Traveling and Birding the Amazon

In early November of 2012, Jane and I traveled to the Amazon. This was not a birding trip, however, we did see 112 new species. We were lucky, our local guide - naturalist turned out to be an ornithologist, who usually leads tours for high end birding companies. Without him, we never would have been able to see as many birds as we did.

Photographing these birds was difficult. Many birds flew by quickly from one side of the river to the other, as our boat navigated the river and its tributaries. The dense foliage made exposures difficult and being on a boat certainly didn’t help. It was quite hot and rained torrentially without warning. In spite of the many discomforts, this was an incredible trip. The density of living things on the Amazon and in the surrounding rainforest was amazing. I’ve included many photos of local culture among the birds.

We traveled approximately 250 miles down the Amazon and into it’s tributaries. We embarked at Iquitos, Peru. Our larger boat traveled the long distances but we spent many hours in a smaller skiff searching for wildlife, birds and local culture. There were difficult hikes through the rainforest, where high temperatures and humidity made walking uncomfortable. One morning we came upon thousands of Neotropical Cormorants feasting on local fish. Some of the birds took off as the skiff approached.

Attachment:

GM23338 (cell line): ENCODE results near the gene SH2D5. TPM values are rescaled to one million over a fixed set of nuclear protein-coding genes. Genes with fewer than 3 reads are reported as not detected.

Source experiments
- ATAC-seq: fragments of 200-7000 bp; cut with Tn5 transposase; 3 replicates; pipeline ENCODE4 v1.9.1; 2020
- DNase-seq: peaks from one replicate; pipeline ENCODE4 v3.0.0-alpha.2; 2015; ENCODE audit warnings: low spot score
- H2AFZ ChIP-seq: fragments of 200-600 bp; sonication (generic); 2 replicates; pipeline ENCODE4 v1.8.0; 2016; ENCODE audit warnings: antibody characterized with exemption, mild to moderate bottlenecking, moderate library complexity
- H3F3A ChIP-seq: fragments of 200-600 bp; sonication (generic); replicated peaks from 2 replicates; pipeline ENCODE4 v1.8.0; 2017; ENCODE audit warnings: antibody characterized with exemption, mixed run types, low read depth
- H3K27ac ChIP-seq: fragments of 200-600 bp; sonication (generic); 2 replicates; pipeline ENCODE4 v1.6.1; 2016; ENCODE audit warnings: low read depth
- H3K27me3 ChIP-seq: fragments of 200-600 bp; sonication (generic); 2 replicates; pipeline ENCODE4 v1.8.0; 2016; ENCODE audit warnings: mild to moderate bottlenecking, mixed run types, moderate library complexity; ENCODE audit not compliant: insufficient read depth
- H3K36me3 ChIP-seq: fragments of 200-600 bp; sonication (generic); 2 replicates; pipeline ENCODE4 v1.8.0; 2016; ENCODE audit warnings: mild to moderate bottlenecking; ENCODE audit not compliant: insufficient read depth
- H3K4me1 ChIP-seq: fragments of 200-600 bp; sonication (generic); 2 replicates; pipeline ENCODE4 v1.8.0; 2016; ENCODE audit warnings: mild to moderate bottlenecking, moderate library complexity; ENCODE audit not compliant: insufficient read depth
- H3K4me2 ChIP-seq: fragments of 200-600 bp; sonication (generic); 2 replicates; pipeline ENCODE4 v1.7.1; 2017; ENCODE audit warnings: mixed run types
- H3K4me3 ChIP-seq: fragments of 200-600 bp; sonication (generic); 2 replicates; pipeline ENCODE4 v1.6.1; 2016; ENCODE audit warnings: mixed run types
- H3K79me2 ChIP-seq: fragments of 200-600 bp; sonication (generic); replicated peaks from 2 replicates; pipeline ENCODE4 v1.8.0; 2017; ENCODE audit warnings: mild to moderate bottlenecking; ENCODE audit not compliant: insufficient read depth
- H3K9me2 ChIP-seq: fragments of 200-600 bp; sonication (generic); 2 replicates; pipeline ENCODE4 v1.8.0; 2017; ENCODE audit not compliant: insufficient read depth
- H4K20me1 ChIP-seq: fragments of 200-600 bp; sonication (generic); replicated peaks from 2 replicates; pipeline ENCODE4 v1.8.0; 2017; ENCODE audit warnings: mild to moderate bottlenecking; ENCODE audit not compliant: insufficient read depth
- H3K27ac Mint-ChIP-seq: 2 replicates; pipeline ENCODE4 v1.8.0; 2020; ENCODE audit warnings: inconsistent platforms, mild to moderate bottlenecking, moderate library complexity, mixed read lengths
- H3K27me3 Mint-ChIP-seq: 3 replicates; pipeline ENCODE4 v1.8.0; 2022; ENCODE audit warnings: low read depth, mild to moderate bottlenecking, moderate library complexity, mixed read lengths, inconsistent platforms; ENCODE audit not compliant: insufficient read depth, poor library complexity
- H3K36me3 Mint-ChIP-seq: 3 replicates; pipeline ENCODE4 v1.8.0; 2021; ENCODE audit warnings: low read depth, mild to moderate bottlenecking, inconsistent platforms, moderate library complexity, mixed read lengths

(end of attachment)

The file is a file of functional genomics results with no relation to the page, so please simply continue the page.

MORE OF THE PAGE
On the right is our ship, The Arapaima. It was not luxurious, but clean and comfortable. The rooms were small and air conditioned. That was really very important, it was very hot and humid all day. There were 22 guests and and a crew of 9. Out on the river we were quite isolated and out of reach of communication, certainly no internet or cellular service. On the left is our skiff. This boat took us through the smaller tributaries and streams where the Arapaima couldn’t navigate. Most of the bird photographs were taken from the skiff.

Our room on The Arapaima.

This was a map in the ship’s dining room. We tracked our course daily.

This is a Jabiru, photographed from the deck of the Arapaima

We saw three species of kingfishers, this is a male Amazon Kingfisher. As we traversed many small creeks and waterways, kingfishers flew from one bank to another. We could probably count 30-40 of them in a two hour excursion.

A beautiful Capped Heron, it has a striking blue face.                                                                            This Black-collared Hawk watched as we               

                                                                                                                                                          floated nearby.

This tiny frog was caught by a local guide, I don’t remember its name. He told us that they used the frogs in making poison darts. He found the frog as we hiked through a densely wooded area one morning. I remember that the heat and humidity that morning left us completely drenched with sweat, as if we had gone swimming with our clothes still on.

This colorful bird is a Red-capped Cardinal.

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